Fraternity as an Organizing Principle of Society Fails Without Liberty and Equality

The watchwords of the French Revolution, “liberty, equality, fraternity” embody three principles which together provide guidance for the development of human society.  Each has been attempted to some degree in a sort of isolation from the others, and as a result have led to failure in achieving the long-term goal of a harmonious and progressive human society.  Fraternity is the most recent term to have its place in the sun, as the ideals of liberty and equality have been virtually discarded, their weaknesses exposed.  If we follow the line of development of the first two, the idea of fraternity will be tried to the exclusion of the others.

Sri Aurobindo comments:  “But if both equality and liberty disappear from the human scene, there is left only one member of the democratic trinity, brotherhood or, as it is now called, comradeship, that has some chance of survival as part of the social basis.  This is because it seems to square better with the spirit of collectivism; we see accordingly the idea of it if not the fact still insisted on in the new social systems, even those in which both liberty and equality are discarded as noxious democratic chimeras.  But comradeship without liberty and equality can be nothing more than the like association of all — individuals, functional classes, guilds, syndicates, soviets or any other units — in common service to the life of the nation under the absolute control of the collectivist State.  The only liberty left at the end would be the “freedom” to serve the community under the rigorous direction of the State authority; the only equality would be an association of all alike in a Spartan or Roman spirit of civic service with perhaps a like status, theoretically equal at least for all functions; the only brotherhood would be the sense of comradeship in devoted dedication to the organised social Self, the State.  In fact the democratic trinity, stripped of its godhead, would fade out of existence; the collectivist ideal can very well do without them, for none of them belong to its grain and very substance.”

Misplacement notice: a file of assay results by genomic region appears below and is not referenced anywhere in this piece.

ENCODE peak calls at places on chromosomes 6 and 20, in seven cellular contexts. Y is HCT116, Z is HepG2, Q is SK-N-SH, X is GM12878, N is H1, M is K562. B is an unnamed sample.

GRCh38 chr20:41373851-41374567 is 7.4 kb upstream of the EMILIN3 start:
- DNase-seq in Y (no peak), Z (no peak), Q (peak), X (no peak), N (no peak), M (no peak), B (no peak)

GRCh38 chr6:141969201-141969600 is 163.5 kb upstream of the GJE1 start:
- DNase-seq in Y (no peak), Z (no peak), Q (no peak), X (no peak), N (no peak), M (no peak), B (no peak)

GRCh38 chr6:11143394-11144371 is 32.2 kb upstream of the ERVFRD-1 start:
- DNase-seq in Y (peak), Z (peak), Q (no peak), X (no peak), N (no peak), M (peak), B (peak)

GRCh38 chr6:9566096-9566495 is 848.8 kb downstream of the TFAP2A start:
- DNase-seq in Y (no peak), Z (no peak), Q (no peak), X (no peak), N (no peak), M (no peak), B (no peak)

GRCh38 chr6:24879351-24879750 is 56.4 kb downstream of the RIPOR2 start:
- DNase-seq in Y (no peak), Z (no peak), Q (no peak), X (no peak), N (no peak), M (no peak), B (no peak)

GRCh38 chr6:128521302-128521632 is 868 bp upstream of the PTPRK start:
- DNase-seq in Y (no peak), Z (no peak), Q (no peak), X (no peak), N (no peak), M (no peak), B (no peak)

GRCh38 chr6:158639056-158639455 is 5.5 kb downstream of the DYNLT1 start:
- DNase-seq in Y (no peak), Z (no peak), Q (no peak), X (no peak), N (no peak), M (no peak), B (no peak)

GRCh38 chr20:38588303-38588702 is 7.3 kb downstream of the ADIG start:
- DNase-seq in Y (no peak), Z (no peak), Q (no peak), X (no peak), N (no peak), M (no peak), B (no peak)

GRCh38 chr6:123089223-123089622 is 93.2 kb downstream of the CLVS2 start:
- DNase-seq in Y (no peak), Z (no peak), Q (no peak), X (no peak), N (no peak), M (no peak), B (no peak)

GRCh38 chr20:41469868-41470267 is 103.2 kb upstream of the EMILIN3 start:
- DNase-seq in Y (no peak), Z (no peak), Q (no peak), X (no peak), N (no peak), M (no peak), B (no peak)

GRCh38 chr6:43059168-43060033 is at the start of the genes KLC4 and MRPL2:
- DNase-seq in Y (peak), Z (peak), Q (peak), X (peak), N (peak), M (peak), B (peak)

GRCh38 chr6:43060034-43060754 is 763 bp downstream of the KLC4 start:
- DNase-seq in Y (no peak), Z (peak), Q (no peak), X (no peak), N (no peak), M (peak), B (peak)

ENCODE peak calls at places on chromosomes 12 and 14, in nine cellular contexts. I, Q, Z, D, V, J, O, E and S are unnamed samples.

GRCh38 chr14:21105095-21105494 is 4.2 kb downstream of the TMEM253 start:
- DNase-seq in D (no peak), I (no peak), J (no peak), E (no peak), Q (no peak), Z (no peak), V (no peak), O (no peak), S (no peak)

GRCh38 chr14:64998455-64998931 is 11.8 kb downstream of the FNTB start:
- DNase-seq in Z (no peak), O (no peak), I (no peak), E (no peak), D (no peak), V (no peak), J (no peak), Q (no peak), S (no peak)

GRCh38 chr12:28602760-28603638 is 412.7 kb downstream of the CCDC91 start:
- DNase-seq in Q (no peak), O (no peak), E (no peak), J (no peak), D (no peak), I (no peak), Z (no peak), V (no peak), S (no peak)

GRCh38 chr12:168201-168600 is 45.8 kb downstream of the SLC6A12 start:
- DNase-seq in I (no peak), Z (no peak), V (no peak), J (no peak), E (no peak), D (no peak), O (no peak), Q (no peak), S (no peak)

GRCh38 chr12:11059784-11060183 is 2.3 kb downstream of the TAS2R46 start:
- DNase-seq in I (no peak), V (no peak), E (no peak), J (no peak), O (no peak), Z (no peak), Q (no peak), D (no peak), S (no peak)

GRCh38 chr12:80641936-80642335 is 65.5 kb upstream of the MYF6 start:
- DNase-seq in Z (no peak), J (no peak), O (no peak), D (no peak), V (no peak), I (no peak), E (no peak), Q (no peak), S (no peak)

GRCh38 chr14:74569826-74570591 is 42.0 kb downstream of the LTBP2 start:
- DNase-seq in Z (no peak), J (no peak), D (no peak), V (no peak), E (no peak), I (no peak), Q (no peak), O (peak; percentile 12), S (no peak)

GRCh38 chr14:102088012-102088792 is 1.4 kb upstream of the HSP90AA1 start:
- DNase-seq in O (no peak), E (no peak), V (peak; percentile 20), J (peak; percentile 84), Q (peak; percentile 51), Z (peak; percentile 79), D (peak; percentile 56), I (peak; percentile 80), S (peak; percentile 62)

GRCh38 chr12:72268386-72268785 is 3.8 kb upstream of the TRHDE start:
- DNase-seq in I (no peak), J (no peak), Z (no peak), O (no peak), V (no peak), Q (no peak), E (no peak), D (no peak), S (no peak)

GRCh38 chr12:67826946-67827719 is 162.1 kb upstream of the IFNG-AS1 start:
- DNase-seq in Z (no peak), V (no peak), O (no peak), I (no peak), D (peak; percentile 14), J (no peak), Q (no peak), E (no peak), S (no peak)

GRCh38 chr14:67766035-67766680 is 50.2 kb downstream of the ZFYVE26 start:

Sri Aurobindo, The Human Cycle: The Psychology of Social Development, Chapter 19, The Curve of the Rational Age, pp. 203-204